Updated Jun 11th 2018, 2:51 PM
SPAIN’S NEW PRIME Minister has ordered authorities to allow a rescue ship carrying 629 migrants to dock in the eastern port of Valencia after the boat was refused by Italy and Malta.
The migrants were left at sea as a diplomatic standoff reached its second day under Italy’s new anti-immigrant government.
A statement by Prime Minister Pedro Sanchez’s office said:
It is our duty to avoid a humanitarian catastrophe and offer a secure port for these people.
Amid the political dispute, The Aquarius, a rescue ship belonging to the SOS Mediterranee charity, has been stuck in the Mediterranean Sea with its passengers, including 123 unaccompanied minors and seven pregnant women.
Medical workers say food onboard the ship is going to run out tonight.
The government statement said Spain wanted to comply with its international responsibilities on humanitarian crises.
Minors and pregnant women aboard
The ship said it had been ordered by Italy’s coast guard coordination centre late last night to remain 56 kilometres off Italy and 43 kilometres from Malta.
The migrants had been rescued during a series of operations on Saturday by Italian maritime ships, cargo vessels and the Aquarius itself. All passengers were offloaded to the Aquarius to be taken to land.
Doctors Without Borders, which has staff aboard the Aquarius, tweeted a video of some of the women aboard the ship praying this morning and said they were unaware of the diplomatic drama being waged on land over their fate.
Marco Bertotto of Doctors Without Borders also told Italian state TV that some of the 629 migrants aboard the Aquarius have water in lungs after falling into the Mediterranean Sea from smugglers’ boats.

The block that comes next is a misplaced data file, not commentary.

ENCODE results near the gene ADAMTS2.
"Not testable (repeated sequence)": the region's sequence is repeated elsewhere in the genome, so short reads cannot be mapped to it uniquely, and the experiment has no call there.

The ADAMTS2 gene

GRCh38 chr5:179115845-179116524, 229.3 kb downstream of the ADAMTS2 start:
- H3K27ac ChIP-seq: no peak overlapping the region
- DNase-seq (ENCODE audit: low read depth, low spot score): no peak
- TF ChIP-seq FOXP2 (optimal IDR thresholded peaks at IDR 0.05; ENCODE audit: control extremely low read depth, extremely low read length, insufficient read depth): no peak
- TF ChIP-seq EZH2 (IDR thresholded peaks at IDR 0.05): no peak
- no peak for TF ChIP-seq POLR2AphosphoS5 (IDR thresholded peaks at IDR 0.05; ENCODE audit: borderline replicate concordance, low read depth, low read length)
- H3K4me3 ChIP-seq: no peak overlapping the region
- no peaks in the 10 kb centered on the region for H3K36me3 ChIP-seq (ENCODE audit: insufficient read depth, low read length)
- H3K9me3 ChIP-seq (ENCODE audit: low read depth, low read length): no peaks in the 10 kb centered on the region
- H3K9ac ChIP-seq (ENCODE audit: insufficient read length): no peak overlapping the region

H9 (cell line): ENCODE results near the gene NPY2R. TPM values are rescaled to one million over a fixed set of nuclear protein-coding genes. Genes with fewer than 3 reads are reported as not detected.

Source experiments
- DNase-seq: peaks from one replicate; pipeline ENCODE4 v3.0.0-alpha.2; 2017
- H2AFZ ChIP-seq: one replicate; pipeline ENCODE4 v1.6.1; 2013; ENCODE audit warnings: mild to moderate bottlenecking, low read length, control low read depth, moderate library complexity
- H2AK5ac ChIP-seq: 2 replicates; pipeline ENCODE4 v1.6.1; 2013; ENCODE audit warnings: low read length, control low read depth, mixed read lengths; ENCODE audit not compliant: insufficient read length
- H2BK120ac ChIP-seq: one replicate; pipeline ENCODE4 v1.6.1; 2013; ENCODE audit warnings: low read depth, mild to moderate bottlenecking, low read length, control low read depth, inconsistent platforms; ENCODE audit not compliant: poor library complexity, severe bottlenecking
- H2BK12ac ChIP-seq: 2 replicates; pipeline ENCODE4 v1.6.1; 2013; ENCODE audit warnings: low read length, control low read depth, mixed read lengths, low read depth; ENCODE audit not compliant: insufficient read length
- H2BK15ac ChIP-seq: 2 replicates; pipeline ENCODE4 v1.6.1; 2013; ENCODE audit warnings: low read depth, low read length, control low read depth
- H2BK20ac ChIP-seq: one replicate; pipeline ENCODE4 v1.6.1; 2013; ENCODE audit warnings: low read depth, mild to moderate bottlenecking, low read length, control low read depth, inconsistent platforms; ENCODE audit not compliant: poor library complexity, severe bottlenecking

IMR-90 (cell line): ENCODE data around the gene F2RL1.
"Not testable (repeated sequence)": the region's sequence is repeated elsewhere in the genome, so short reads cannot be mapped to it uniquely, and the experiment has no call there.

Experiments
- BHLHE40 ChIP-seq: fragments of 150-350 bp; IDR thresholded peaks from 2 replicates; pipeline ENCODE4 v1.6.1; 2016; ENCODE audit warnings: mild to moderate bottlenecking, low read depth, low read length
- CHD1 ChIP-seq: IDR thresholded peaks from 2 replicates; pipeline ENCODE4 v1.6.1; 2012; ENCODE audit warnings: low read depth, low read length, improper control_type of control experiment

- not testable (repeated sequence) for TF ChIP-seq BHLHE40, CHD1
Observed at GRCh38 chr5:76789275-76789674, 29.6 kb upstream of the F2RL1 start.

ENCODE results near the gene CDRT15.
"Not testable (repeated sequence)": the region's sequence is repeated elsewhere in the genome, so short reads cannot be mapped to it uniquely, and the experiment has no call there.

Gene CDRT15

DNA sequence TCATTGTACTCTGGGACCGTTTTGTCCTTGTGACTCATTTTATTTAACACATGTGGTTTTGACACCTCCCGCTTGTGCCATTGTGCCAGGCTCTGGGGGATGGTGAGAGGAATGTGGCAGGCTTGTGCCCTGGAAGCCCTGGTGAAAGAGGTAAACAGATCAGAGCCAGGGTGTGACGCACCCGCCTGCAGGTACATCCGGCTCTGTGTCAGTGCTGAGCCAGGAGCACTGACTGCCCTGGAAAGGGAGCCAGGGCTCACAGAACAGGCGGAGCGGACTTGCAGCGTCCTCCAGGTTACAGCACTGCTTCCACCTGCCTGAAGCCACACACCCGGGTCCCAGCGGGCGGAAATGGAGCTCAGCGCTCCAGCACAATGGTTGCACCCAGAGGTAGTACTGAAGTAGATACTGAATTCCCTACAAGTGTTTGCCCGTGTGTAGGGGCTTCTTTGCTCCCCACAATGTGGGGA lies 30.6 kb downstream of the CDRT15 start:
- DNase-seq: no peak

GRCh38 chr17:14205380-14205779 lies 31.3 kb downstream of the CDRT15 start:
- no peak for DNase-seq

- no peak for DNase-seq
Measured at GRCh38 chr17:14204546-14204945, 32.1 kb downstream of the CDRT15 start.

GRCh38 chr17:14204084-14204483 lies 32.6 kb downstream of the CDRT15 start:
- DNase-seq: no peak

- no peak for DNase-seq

Others have burns from boat fuel mixed with seawater or are suffering from hypothermia.
The standoff marked the first inevitable clash over migrant rescues with League leader Salvini, now running Italy’s interior ministry.
Salvini campaigned on an anti-immigrant platform that also included a vow to expel hundreds of thousands of migrants already in Italy, even though experts doubt such mass deportations are feasible or financially viable.
Malta, for its part, has consistently refused to take in migrants, citing its small size and limited capacities.
The island nation has progressively reduced the number of migrants it has taken in over the past decade, from a high of 2,775 in 2008 to just 23 last year, according to UN statistics.
Salvini pointed to Malta’s unwillingness in accusing Europe as a whole of leaving Italy on its own to deal with the refugee crisis. He noted that other European countries are very much involved in current rescue operations in the Mediterranean – including a German aid group currently off Libya – but no country is stepping up to actually take in the migrants.
“Italy has stopped bowing our heads and obeying,” Salvini said in a Facebook post.
“This time we say no.”
The standoff is actually the third in recent weeks, after the outgoing government of Premier Paolo Gentiloni refused to let humanitarian aid groups dock in Italian ports until the ships’ flag nations had formally requested permission. Those incidents delayed the migrants’ arrival, but they ultimately made it to Italy.